How to make Vietnamese iced milk coffee
To make a delicious cup of Vietnamese iced milk coffee, you need to prepare the following ingredients:
- 25g coffee (we use Trung Nguyen Coffee)
- 80ml hot water
- Condensed milk
- Coffee press, cup
How to make Vietnamese ice coffee
This recipe is a simple and quick way to make Vietnamese ice coffee.
- Rinse the coffee filter with hot water
- Add three tablespoons of condensed milk to a cup to prepare coffee. You can adjust the amount of milk depending on your taste.
- Add 25 grams of ground coffee into the coffee press.
- Shake slightly to flat coffee. Put the coffee cup on the cup. Screw the press on tight, ensuring that the coffee is packed well
- Slowly pour 30ml of boiling water over the surface of the coffee.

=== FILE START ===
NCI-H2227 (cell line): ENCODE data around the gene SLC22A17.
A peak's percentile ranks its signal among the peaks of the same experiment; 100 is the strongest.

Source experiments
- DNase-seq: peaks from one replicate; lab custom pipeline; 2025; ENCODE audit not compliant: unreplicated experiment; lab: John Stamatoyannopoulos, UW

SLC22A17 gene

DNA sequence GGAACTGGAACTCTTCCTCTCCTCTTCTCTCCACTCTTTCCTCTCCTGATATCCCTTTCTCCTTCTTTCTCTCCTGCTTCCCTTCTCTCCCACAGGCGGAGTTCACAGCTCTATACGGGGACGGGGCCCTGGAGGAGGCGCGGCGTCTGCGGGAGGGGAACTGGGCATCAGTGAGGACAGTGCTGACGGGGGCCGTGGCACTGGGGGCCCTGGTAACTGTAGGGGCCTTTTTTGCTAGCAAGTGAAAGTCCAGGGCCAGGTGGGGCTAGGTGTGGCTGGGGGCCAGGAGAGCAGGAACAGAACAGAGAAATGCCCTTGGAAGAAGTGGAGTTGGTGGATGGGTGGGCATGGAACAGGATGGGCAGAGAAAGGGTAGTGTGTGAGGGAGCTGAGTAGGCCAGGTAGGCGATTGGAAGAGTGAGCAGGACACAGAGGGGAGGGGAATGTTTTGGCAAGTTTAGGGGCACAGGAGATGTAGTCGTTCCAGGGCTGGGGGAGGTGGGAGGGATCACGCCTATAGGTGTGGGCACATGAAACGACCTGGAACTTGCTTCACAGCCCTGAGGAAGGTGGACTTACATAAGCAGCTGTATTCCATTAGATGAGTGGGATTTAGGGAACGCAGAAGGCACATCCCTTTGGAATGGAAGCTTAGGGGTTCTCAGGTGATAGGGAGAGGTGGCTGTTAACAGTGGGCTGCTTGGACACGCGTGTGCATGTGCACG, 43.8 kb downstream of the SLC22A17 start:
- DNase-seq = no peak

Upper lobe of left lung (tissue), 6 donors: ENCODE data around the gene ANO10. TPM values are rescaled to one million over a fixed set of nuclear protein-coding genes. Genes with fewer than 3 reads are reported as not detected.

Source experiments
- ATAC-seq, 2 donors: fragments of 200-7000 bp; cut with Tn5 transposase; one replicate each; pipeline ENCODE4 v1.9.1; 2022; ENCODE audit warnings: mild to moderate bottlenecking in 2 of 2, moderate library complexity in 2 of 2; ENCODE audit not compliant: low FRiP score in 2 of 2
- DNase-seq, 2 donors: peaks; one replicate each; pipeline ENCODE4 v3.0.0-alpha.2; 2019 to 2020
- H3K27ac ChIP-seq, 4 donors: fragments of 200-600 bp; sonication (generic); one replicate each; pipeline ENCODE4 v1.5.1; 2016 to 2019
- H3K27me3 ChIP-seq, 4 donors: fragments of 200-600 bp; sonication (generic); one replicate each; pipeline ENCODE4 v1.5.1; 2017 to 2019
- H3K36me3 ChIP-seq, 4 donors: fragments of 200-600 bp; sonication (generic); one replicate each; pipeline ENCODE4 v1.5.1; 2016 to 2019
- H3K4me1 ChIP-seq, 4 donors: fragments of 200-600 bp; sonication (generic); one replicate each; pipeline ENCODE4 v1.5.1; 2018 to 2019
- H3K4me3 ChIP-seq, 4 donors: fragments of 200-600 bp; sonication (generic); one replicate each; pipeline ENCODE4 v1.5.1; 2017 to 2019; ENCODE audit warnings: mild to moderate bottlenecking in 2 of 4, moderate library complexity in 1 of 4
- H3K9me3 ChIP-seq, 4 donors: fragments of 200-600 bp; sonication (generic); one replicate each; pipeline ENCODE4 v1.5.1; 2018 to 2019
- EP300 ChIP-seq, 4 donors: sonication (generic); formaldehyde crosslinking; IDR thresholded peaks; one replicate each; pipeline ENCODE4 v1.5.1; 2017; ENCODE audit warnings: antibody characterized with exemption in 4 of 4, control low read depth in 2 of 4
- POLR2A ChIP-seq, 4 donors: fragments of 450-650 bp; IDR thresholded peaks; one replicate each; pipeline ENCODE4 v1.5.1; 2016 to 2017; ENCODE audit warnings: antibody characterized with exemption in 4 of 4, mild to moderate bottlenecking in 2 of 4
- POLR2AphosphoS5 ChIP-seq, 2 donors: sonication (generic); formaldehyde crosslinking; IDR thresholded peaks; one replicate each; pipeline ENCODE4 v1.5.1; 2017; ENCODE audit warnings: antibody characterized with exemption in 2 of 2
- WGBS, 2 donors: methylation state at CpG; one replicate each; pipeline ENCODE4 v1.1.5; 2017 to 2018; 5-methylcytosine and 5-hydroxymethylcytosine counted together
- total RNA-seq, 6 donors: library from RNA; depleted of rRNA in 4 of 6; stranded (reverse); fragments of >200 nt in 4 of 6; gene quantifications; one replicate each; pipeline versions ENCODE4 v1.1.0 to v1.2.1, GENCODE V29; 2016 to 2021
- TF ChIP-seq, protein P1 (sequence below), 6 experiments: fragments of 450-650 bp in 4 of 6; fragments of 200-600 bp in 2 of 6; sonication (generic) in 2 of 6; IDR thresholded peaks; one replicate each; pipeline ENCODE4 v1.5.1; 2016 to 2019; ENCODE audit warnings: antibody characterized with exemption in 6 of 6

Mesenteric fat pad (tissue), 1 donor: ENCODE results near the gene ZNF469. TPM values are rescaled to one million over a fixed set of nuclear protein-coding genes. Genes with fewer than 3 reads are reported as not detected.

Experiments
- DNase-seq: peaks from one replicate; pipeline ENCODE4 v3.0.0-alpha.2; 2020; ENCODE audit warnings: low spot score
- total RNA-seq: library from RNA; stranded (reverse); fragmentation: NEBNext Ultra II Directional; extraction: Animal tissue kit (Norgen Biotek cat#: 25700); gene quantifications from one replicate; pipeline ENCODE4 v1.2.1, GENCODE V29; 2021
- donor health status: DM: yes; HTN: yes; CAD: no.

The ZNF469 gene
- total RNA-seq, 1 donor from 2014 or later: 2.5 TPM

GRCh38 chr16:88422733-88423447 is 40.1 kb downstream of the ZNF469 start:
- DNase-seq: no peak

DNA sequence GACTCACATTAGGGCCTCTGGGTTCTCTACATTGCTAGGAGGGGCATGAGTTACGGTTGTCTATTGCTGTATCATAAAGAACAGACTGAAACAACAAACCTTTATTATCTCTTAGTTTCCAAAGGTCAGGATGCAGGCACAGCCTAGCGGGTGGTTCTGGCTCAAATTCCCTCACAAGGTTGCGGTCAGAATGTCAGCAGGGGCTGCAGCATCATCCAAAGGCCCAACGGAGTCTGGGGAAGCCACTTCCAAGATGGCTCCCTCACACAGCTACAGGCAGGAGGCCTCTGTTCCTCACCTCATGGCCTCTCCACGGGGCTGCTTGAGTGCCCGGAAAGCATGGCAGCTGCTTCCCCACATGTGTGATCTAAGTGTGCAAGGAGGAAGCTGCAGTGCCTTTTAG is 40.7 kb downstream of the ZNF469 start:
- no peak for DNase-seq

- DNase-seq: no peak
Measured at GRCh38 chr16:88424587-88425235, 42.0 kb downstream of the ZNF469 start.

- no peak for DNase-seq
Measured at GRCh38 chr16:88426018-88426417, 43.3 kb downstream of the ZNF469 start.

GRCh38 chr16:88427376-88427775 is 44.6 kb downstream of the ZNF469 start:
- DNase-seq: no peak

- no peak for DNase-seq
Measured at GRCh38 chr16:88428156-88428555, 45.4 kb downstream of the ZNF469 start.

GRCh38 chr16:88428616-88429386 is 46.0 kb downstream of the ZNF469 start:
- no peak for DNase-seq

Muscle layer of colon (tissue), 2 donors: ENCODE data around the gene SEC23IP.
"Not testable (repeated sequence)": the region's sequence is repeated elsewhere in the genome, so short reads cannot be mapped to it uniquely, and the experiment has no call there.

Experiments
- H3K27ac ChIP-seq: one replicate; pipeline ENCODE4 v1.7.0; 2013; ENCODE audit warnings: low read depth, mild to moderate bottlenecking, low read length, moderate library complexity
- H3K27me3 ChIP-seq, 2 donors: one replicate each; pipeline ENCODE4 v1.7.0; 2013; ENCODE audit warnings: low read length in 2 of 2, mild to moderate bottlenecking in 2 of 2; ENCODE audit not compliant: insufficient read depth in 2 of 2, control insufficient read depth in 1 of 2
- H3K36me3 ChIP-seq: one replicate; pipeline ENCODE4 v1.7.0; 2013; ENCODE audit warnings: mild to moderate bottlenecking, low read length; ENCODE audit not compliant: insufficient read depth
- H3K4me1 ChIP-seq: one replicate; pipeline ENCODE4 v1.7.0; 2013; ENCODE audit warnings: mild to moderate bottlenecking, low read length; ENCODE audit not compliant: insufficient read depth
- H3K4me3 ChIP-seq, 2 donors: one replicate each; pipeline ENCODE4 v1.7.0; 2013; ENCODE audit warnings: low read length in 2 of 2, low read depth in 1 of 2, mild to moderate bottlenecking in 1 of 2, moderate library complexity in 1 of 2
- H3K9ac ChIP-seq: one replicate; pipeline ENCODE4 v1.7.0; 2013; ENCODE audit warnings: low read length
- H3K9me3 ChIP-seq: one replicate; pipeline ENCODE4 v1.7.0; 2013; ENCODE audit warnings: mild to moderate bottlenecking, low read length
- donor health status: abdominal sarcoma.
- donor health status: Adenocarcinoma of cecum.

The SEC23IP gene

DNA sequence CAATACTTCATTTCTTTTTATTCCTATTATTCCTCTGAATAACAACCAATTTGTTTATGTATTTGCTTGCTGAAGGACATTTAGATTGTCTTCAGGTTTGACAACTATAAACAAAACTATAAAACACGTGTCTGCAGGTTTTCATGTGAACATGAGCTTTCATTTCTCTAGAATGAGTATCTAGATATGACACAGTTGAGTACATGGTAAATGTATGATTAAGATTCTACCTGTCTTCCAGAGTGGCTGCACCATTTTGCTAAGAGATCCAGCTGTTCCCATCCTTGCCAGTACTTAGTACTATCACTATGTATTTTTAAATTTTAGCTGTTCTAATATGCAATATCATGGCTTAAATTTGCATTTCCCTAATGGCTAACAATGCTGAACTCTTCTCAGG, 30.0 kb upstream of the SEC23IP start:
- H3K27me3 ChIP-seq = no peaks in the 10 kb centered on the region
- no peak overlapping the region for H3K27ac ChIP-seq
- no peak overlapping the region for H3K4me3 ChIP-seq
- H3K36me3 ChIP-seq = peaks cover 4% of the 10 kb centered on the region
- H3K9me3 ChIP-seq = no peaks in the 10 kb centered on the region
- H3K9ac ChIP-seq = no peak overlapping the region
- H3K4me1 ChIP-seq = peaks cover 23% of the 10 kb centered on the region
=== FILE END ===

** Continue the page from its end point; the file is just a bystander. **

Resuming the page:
- After 2-3 minutes, when the coffee powder has absorbed all the water and expanded evenly, you proceed to compress the lid, add 50ml of boiling water, cover, and wait.
- At this point, the coffee will drip down the glass below. Depending on the fineness of the coffee, the dripping speed will be different. The average speed is about one drop/second.
- Wait for 5-10 minutes, and the coffee is finished. Stir the coffee and condensed milk evenly.
- Put the milk coffee in the prepared ice glass and enjoy the delicious iced milk coffee.
5 Best Vietnamese coffee brands to buy
Which coffee brands to buy in Vietnam? There are many coffee companies, but the most popular Vietnamese coffee brands are
- Trung Nguyen, Premium Blend
- Trung Nguyen, G7 instant coffee
- Chestbrew Moon Bear, Dark Roast
- Dalat Peaberry Robusta, Dark Roast
- VN Roaster, Butter Roasted Coffee
- Vinacafe Instant Coffee Mix
I love G7 instant coffee from Trung Nguyen, one of the largest coffee brands in Vietnam. G7 instant coffee 3 in 1 combines three non-dairy cream ingredients, sugar, and coffee, to create a unique flavor.
The premium blend is also a great choice. Trung Nguyen’s premium blend consists of 59.9% Arabica, 40% Robusta, and a hint (.01%) of Chocolate, providing a bold, fragrant, and tasty coffee cup.